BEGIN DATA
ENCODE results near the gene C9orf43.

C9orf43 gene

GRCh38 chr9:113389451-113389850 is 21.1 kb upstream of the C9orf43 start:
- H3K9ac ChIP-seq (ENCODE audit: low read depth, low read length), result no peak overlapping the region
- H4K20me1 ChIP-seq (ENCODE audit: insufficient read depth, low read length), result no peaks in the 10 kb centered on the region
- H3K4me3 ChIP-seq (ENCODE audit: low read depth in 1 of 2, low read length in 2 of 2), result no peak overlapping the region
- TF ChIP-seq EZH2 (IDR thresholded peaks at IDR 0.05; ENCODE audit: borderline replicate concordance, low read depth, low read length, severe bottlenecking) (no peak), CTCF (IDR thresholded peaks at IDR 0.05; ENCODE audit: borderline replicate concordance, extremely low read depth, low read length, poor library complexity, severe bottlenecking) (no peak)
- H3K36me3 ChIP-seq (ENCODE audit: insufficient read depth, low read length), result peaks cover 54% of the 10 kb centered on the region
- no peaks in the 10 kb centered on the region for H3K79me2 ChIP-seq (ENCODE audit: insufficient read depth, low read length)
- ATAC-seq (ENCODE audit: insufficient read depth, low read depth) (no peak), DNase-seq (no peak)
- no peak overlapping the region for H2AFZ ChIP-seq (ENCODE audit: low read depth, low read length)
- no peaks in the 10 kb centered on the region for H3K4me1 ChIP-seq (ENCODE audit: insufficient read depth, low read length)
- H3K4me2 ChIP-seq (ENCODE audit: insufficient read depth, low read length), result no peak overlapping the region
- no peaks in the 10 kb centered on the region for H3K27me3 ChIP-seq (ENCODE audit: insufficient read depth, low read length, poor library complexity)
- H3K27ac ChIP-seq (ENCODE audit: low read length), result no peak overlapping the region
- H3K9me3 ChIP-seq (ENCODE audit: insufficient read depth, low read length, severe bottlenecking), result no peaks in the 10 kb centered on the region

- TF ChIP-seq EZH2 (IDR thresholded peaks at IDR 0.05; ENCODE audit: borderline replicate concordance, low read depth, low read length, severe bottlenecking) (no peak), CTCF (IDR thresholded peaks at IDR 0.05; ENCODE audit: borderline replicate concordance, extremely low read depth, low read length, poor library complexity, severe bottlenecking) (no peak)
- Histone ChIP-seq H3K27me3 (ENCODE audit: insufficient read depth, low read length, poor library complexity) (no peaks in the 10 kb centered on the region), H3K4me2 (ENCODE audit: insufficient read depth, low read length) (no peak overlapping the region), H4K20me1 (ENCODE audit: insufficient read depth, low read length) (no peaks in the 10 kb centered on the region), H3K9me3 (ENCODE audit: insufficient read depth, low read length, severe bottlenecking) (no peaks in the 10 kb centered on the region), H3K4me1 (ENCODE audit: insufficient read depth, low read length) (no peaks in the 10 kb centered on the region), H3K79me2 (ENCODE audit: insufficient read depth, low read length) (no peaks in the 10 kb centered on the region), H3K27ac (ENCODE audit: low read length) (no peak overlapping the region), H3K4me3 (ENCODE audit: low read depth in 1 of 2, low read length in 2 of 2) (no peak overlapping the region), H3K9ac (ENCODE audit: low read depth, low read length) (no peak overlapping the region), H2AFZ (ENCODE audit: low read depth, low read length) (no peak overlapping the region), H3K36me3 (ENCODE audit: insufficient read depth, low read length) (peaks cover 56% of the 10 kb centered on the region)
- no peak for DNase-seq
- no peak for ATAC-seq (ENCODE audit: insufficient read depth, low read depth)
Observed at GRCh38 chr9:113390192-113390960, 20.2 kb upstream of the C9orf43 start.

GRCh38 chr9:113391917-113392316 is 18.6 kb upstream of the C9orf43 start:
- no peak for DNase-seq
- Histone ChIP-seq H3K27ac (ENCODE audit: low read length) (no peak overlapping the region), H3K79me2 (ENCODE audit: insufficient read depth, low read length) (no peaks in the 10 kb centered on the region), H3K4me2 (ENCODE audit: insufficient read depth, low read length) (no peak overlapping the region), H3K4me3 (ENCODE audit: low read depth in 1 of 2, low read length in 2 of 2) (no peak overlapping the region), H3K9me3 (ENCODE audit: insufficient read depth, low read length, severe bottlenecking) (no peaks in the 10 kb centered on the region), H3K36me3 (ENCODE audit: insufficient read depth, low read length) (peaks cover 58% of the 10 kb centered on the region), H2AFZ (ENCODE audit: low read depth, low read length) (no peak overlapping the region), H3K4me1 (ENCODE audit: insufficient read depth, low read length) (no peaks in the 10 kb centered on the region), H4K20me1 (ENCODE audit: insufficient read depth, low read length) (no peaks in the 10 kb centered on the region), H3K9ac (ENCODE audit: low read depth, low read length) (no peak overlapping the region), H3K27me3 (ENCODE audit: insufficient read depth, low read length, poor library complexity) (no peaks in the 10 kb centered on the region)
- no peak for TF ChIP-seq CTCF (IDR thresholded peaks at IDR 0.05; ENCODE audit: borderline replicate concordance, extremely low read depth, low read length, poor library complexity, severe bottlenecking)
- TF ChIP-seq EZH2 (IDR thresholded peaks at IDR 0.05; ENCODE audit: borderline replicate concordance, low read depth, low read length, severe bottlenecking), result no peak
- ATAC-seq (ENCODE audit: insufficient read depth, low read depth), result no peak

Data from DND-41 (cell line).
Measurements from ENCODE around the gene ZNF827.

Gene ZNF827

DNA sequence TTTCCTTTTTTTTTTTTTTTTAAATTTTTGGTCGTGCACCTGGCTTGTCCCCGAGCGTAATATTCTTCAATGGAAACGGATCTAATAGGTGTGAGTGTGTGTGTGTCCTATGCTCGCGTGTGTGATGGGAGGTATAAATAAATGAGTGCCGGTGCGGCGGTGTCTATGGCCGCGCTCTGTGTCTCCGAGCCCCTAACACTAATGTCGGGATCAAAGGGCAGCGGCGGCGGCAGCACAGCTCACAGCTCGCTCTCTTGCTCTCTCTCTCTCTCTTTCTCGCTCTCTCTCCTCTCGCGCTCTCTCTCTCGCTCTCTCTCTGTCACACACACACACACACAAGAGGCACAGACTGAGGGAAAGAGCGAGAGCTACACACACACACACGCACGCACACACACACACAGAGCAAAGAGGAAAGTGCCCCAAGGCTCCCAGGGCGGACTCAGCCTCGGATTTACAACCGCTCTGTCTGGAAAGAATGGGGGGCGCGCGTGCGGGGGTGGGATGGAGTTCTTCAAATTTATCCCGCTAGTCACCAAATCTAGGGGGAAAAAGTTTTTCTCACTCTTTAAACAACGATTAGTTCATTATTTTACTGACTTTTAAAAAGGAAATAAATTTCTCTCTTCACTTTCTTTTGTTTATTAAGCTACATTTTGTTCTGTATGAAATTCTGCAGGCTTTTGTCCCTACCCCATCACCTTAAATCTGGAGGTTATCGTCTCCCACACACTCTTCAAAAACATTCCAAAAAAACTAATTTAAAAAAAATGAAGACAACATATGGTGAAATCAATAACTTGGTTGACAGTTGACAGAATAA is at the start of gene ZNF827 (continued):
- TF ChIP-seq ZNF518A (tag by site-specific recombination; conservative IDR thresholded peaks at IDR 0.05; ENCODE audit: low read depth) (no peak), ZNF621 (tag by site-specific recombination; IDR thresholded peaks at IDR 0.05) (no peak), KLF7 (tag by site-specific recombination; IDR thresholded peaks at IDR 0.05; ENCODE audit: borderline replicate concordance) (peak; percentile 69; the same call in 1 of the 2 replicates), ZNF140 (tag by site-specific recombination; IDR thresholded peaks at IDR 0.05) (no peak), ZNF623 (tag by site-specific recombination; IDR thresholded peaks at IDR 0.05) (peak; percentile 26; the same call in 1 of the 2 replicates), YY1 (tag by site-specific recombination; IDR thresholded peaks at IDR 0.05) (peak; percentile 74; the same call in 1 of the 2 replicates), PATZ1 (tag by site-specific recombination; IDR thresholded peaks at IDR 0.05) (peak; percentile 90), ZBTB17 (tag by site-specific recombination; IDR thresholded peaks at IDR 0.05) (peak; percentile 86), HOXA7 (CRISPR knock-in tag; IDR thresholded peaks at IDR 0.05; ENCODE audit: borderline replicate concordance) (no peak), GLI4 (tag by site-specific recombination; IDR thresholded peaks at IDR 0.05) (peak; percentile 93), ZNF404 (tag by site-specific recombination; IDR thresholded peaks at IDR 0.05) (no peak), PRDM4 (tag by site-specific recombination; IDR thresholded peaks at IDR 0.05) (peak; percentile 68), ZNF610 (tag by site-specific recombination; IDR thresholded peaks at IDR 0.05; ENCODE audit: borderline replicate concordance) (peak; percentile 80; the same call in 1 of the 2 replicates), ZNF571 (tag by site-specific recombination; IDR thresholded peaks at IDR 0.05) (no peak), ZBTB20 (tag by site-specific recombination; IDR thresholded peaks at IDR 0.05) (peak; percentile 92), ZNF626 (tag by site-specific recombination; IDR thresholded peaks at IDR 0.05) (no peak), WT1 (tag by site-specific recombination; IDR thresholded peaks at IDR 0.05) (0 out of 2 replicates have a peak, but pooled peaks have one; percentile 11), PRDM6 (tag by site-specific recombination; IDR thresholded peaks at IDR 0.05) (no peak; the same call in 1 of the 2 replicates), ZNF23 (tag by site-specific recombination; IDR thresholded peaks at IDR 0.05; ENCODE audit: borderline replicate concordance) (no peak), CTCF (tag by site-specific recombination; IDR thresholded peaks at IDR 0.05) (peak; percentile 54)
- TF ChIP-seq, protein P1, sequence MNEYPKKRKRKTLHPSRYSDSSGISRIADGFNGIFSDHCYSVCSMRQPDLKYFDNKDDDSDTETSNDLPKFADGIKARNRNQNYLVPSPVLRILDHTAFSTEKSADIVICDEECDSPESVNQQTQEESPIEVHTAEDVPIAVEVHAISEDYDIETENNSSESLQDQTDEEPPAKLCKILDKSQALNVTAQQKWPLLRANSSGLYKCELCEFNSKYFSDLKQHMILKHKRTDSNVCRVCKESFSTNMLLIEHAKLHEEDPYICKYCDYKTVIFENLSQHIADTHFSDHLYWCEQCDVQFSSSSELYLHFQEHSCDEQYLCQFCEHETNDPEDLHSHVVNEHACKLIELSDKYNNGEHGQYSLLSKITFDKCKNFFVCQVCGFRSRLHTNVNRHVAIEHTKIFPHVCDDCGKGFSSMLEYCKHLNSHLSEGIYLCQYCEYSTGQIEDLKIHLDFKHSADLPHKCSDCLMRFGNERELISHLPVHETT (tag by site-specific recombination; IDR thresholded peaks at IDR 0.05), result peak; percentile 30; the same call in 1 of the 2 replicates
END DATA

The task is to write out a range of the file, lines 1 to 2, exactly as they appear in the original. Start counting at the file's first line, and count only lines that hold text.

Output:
ENCODE results near the gene C9orf43.

C9orf43 gene